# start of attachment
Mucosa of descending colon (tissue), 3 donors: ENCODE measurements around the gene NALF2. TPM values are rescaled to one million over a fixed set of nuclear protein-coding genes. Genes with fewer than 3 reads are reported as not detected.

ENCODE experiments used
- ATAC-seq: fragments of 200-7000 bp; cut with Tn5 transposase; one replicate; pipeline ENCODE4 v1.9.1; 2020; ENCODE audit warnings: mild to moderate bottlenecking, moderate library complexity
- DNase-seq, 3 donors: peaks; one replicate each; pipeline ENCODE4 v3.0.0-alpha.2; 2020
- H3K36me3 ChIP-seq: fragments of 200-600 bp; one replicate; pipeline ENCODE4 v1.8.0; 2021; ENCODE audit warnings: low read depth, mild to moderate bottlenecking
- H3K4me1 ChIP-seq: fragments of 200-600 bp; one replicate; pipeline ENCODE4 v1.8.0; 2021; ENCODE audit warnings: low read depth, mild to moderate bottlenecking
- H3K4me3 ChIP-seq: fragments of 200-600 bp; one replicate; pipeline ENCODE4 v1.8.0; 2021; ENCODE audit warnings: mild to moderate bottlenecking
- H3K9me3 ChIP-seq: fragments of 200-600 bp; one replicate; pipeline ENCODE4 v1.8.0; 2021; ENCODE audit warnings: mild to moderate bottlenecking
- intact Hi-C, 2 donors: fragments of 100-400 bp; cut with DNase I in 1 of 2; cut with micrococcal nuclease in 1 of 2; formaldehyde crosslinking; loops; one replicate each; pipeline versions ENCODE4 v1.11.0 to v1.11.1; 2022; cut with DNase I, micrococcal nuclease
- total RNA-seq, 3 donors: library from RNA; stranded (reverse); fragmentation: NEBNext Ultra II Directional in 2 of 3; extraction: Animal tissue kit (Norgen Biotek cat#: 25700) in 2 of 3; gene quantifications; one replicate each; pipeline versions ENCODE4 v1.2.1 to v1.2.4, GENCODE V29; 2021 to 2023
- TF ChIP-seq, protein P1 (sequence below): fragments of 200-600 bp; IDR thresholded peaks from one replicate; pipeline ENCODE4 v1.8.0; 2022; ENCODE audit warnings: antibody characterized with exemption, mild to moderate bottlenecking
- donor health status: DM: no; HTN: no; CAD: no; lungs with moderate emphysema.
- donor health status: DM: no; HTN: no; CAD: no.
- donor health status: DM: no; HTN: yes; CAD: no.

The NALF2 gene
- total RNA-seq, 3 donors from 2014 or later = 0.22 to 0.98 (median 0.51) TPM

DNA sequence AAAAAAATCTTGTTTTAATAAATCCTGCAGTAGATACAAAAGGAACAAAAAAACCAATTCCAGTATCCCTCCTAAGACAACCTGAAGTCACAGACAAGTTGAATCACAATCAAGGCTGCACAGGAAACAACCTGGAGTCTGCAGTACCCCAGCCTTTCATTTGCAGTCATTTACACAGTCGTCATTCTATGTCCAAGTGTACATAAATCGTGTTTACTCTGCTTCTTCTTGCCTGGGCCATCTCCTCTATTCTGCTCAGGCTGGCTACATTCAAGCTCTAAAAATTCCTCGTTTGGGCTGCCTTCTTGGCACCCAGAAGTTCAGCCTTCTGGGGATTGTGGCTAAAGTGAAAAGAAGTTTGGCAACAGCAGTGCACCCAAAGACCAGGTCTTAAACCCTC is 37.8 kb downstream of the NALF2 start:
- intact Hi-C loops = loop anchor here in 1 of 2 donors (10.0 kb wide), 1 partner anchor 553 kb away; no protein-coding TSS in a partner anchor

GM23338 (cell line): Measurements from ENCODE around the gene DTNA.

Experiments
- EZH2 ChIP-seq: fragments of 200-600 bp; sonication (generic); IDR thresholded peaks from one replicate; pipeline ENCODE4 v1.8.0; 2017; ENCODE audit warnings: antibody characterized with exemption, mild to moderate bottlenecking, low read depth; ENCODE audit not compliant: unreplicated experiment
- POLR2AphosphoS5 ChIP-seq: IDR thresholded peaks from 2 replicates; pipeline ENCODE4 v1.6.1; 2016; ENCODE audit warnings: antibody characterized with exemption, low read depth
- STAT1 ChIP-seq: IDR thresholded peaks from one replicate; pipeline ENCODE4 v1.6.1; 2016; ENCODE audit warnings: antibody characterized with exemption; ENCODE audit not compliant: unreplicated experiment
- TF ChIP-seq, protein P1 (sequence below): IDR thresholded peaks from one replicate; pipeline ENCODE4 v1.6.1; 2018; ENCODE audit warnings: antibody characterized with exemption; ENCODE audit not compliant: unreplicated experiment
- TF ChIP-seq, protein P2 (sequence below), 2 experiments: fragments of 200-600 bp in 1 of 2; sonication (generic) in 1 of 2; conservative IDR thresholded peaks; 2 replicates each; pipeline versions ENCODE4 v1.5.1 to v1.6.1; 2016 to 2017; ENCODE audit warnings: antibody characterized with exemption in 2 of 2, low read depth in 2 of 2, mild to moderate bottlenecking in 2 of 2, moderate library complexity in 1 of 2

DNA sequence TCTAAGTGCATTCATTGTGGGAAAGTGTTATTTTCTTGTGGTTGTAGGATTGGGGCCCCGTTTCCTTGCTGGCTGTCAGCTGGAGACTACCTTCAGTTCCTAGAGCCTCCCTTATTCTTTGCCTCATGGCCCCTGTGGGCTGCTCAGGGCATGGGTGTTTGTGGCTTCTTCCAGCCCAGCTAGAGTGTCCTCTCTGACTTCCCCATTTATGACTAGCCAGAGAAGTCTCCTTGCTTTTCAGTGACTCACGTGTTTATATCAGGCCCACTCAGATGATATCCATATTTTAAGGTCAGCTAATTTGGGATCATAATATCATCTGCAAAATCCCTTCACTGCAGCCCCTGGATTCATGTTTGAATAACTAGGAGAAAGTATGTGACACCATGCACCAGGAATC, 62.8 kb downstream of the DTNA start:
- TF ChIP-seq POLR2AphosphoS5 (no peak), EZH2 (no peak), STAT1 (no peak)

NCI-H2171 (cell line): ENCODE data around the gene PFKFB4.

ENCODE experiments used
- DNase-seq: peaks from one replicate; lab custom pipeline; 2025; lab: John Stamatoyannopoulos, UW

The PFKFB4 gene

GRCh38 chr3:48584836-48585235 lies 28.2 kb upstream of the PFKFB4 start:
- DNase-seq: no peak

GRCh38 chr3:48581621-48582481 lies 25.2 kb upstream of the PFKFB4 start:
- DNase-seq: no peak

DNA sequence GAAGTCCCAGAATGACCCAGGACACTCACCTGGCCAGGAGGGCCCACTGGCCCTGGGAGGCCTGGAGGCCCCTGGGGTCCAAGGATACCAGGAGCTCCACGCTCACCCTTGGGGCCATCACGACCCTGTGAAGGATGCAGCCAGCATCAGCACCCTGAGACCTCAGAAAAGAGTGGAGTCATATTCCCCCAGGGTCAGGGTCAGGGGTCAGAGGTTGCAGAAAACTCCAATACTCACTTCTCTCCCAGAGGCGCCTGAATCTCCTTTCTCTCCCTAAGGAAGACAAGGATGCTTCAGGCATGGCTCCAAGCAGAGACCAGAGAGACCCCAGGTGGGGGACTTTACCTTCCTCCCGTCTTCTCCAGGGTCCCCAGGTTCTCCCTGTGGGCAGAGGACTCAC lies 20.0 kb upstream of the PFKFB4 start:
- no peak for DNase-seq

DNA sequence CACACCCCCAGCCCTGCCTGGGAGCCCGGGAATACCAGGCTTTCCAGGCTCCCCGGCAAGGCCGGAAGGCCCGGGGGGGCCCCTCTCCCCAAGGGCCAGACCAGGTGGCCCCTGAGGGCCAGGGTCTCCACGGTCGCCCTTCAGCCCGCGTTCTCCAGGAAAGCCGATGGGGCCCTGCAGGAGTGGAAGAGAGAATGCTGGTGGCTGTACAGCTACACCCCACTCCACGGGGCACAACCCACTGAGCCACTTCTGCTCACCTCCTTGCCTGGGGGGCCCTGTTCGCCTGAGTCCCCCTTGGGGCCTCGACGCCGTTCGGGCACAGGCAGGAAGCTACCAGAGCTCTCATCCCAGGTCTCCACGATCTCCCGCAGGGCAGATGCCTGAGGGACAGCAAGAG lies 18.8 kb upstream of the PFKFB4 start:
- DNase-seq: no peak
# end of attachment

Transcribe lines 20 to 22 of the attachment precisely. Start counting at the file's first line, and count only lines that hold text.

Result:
Experiments
- EZH2 ChIP-seq: fragments of 200-600 bp; sonication (generic); IDR thresholded peaks from one replicate; pipeline ENCODE4 v1.8.0; 2017; ENCODE audit warnings: antibody characterized with exemption, mild to moderate bottlenecking, low read depth; ENCODE audit not compliant: unreplicated experiment
- POLR2AphosphoS5 ChIP-seq: IDR thresholded peaks from 2 replicates; pipeline ENCODE4 v1.6.1; 2016; ENCODE audit warnings: antibody characterized with exemption, low read depth